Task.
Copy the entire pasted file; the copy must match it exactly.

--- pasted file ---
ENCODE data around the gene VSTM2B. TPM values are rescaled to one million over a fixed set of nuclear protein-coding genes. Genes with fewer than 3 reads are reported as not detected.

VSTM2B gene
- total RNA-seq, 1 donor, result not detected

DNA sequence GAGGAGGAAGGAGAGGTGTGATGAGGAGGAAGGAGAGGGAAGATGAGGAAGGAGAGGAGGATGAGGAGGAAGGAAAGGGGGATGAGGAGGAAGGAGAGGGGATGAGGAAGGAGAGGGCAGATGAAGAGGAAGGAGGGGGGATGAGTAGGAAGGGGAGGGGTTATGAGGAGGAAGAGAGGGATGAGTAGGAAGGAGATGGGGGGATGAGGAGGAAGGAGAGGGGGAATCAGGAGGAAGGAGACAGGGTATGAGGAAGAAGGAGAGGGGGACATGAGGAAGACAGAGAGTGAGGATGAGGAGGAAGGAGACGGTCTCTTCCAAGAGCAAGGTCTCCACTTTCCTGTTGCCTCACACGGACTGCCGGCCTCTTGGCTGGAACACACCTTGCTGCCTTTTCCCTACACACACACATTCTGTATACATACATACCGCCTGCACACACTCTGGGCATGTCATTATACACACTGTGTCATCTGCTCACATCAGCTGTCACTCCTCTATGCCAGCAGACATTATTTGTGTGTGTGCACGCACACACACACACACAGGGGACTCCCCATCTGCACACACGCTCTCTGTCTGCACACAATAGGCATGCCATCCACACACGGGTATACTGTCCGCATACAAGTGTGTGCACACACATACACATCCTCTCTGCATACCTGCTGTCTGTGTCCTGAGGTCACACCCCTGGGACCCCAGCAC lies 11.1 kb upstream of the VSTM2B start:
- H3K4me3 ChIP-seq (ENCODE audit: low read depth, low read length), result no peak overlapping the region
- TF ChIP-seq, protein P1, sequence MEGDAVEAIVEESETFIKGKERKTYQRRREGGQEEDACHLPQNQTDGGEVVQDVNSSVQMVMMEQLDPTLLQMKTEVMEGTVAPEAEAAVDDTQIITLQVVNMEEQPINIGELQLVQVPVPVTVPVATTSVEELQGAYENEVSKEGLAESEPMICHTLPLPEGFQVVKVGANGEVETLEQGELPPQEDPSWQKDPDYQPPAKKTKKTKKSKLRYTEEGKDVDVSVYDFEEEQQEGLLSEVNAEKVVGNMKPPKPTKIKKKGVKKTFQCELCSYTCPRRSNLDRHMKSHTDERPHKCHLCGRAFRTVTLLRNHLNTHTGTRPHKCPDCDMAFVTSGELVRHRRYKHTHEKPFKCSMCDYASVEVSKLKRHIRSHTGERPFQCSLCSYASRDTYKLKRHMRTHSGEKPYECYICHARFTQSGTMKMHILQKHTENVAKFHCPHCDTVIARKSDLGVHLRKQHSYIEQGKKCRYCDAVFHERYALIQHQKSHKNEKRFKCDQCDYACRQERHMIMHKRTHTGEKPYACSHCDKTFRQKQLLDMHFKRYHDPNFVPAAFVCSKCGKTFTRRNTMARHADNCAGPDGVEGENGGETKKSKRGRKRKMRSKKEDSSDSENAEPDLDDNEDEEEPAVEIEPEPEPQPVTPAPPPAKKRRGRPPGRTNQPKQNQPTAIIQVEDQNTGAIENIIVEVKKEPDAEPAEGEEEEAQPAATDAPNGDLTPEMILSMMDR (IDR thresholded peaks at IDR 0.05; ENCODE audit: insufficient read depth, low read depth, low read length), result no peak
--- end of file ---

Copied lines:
ENCODE data around the gene VSTM2B. TPM values are rescaled to one million over a fixed set of nuclear protein-coding genes. Genes with fewer than 3 reads are reported as not detected.

VSTM2B gene
- total RNA-seq, 1 donor, result not detected

DNA sequence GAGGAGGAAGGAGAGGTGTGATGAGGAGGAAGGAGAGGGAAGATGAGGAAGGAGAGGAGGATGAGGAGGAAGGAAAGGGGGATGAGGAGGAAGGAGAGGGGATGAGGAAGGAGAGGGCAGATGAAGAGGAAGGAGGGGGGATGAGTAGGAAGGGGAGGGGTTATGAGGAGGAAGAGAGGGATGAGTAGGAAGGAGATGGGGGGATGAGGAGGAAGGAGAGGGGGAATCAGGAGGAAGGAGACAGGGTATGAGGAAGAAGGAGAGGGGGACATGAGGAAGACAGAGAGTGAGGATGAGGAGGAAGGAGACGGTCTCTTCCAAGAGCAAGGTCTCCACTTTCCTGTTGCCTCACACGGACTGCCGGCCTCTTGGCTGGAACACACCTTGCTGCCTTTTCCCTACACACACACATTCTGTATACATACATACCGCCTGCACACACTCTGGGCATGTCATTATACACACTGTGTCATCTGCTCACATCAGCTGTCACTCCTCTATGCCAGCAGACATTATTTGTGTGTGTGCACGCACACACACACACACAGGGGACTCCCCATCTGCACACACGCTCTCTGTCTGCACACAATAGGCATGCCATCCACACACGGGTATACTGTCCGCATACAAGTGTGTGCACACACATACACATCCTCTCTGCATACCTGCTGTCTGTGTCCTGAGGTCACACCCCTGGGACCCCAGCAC lies 11.1 kb upstream of the VSTM2B start:
- H3K4me3 ChIP-seq (ENCODE audit: low read depth, low read length), result no peak overlapping the region
- TF ChIP-seq, protein P1, sequence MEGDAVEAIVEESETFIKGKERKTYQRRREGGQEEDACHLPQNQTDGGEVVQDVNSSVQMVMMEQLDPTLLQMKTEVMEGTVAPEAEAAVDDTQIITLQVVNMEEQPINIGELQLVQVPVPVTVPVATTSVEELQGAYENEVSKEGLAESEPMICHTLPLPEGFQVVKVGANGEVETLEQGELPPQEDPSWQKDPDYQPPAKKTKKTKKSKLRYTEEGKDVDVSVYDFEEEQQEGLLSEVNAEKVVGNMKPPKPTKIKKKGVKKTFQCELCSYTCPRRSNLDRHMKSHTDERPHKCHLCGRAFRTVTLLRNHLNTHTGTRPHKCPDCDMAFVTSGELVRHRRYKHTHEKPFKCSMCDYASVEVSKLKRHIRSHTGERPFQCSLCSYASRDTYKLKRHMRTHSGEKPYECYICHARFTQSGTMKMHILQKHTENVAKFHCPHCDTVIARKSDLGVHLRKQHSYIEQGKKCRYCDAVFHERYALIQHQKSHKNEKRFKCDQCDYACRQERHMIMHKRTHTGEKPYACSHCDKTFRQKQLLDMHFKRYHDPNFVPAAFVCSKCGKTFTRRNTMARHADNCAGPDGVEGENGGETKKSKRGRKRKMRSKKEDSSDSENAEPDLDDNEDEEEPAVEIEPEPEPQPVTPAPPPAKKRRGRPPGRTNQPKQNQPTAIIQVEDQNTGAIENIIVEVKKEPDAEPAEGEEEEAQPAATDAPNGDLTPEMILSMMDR (IDR thresholded peaks at IDR 0.05; ENCODE audit: insufficient read depth, low read depth, low read length), result no peak